The map above is one of our favourites. It shows (or rather doesn’t show) West Berlin in 1988. It was published in East Germany just one year before the fall of the Berlin Wall.
While the Berlin Wall may have fallen nearly 30 years ago, Germany remains a nation divided. But instead of East vs West, the division is between North and South, specifically Aldi Nord vs Aldi Süd.
And in case you were wondering, this is not some sort of regional division. The two companies are legally separate entities that both use the Aldi name.
One important fact to remember about that the Nazis is that they were originally democratically elected into office. The map above shows where National Socialist German Workers Party (Nazi) support was the highest in the election of March 3rd, 1933.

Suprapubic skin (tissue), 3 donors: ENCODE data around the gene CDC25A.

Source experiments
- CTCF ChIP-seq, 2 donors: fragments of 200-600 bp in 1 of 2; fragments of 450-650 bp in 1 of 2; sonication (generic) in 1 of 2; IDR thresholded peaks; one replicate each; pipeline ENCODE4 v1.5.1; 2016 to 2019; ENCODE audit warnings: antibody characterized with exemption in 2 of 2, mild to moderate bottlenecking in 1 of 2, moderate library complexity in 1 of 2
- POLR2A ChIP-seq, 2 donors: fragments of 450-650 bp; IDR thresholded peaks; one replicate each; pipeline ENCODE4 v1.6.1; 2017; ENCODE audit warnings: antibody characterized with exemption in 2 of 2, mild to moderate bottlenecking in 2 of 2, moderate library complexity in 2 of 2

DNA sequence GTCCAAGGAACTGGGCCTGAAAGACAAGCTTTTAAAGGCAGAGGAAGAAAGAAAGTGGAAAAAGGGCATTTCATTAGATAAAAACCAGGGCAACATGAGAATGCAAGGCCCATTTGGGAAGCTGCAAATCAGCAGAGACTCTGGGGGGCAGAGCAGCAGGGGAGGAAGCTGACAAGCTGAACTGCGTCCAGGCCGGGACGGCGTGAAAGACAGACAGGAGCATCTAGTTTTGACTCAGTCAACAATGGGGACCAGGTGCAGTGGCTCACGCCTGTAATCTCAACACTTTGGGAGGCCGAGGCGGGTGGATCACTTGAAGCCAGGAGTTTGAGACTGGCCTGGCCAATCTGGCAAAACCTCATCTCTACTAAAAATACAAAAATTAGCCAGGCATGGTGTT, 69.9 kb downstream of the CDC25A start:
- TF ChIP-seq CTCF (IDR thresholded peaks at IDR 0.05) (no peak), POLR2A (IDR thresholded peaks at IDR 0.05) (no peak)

It would turn out to be the last somewhat “free,” multi-party German election held across all of Germany until December 2nd, 1990, after German reunification.
However, it’s also important to note that while the Nazis won the most seats in 1933, they did not win a majority of them or the popular vote.
The map above shows the country of citizenship for the largest group of foreigners by German district. However, it doesn’t show the absolute or even relative numbers. So even districts with very few foriegners will still have one group that’s the largest.
In total, Germany had 6,180,013 people with non-German citizenship living there in 2011, according to zensus2011.de.